During that time, my father would pick up my sister and I for visitations. I remember his “night” of the week was always a Wednesday from 4 til about 9. There were times where he never came as my sister and I sat on the porch steps longingly looking out the front window for him to pull into the driveway. I never knew the damage that did emotionally at that time. My mother only told me to stop crying and that I shouldn’t feel that way. Something else must have come up for him to put us second in his life. Again, I was told to stuff my feelings and emotions of craving my father’s attention and love.
In the meantime, my step-dad had taught me some valuable skills. I learned hard work as we laid a new brick patio, re-seeded a front lawn and pulled weeds by hand. I learned a lot about camping and boating, but there was never an emotional bond that I so longed for. The times my father did pick me up for visitation, seemed to put him out as he was distracted with other items such as being on the phone or taking care of items he needed to get done in his apartment. More hunger and craving. More rejection.
Once I had a baseball game which I thought he would take me to as well as watch. Well, he happened to start assembling an entertainment center for some reason. He didn’t want to be interrupted in that process so I was late for the game. I didn’t get to play until the fourth inning since the coach didn’t’ know if I would show or not. I was hurt and rejected and thinking that I was replaced with an entertainment center. Not only was I late, but he never stayed to watch. I even rode home with the coach not seeing my father that night.
As I moved into junior high, I began participating in sports. I loved football, wrestling, basketball, baseball, and track & field. My father attended a handful of football games and my step-father never attended any of those events. I remember my mother coming to whatever she could as I believe my maternal grandmother “forced” her to go. The father wound had now gained deep roots.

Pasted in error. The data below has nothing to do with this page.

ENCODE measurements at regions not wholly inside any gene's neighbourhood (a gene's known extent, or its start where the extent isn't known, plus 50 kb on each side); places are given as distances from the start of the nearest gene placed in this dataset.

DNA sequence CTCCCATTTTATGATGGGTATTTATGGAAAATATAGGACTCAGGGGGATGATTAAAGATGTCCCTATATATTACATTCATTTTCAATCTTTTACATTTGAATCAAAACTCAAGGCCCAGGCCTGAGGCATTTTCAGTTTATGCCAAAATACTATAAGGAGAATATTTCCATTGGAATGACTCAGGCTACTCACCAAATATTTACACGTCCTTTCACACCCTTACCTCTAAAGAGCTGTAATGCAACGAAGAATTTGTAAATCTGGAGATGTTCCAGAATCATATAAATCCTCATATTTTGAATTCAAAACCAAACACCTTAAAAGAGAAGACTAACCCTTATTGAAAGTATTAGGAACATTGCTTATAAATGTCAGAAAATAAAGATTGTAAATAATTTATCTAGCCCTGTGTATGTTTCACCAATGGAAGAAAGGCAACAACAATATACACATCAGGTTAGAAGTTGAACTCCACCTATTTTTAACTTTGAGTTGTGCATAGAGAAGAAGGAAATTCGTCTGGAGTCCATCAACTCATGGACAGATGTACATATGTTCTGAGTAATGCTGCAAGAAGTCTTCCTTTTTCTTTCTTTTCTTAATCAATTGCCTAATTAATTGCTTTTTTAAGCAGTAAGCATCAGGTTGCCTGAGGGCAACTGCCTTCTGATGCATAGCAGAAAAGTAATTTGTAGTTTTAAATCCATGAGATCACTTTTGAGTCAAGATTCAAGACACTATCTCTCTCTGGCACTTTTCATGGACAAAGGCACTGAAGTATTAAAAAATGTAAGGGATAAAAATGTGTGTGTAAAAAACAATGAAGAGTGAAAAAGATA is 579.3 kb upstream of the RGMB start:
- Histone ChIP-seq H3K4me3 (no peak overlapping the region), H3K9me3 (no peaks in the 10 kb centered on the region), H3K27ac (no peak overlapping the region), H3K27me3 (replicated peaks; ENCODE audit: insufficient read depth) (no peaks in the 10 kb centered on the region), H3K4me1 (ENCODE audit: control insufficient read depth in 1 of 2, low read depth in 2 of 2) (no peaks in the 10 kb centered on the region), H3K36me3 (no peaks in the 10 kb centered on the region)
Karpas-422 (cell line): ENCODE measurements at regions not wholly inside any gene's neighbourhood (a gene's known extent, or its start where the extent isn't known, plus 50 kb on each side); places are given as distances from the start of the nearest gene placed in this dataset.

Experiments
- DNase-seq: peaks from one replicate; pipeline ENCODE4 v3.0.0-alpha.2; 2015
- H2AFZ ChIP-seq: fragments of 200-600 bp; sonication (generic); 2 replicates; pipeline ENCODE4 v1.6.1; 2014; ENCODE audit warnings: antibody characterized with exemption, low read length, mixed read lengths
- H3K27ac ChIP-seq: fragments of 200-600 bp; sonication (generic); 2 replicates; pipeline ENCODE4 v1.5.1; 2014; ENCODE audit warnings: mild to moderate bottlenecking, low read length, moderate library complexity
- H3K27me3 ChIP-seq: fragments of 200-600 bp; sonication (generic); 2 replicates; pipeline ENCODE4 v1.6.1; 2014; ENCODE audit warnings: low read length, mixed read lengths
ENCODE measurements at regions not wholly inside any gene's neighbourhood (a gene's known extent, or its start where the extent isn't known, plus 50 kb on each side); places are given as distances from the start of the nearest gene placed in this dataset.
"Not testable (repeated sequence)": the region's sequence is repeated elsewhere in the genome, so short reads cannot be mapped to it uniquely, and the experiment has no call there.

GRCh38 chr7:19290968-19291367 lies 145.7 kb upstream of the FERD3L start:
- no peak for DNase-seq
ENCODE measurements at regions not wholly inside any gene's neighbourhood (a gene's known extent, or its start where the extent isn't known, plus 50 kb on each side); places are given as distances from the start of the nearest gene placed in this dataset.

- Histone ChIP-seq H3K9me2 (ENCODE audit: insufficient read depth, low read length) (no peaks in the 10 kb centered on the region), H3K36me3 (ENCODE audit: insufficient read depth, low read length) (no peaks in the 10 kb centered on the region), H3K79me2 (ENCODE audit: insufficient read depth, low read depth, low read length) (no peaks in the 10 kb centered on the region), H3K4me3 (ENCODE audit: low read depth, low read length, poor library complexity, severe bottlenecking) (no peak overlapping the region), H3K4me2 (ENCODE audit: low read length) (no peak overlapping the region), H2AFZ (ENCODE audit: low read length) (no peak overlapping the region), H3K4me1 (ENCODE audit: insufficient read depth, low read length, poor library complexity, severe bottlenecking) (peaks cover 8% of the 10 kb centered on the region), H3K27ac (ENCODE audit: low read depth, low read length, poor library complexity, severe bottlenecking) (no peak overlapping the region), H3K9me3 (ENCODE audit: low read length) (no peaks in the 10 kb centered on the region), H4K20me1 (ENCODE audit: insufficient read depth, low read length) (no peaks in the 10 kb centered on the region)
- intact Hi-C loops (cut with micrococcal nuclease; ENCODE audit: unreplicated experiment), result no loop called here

There was a time when I was wrestling in a large tournament in a town close by that I broke my ankle and my father was called to come get me and go to the hospital. He arrived two hours later while I sat in pain because he was at the Elk’s Lodge and didn’t want to leave his “brothers” before the drinking was completed. At least, that’s how I perceived the situation. When I arrived home, neither him nor my mother said anything except “That’s what you get for playing sports.” That was the time I resorted myself to my room. I just didn’t want to be around him. He didn’t have too many encouraging things to say to me. Another root took hold.
From this point on, things degraded in my home life. My step-brother had started high school and wasn’t performing in school or sports as his dad thought appropriate. This led to an event that still haunts me today. I saw him punch my step brother down the stairs and then proceed to drag him to the kitchen table and call a family meeting. I hurried my ass to that chair so as not to experience the same result. My step-brother sat there crying saying that ‘he was done in our house’ and that he was moving back with his mother in Ohio. A week later, he was gone. I knew then that the only sanctuary and safe place I had was my room.
A short while later I started high school and played football at such a level that I was practicing with the varsity. I never played a varsity game in ninth grade, but felt accomplishment that I was excelling. I never heard any encouragement from my parents. The only thing I heard was “hope you don’t get hurt playing with the big boys.”
My freshmen year went by without any support from my parents, let alone the father I so much longed for. Our visitations dwindled down to about twice per month since both my sister and I poured ourselves into sports.
The fall of 1989 brought about some major changes in my life. I was playing Varsity football which was an accomplishment for a sophomore. My father ironically began to be “more” involved as he was running the chains on the sideline. My dad was actually at games! That was about it as I never saw him before or after the games. However, he was at the home games, but the away games were too far for him to travel. After football season, I started wrestling. Things in my step dad’s house were really getting bad as I never saw the man as I resorted to my room after practices.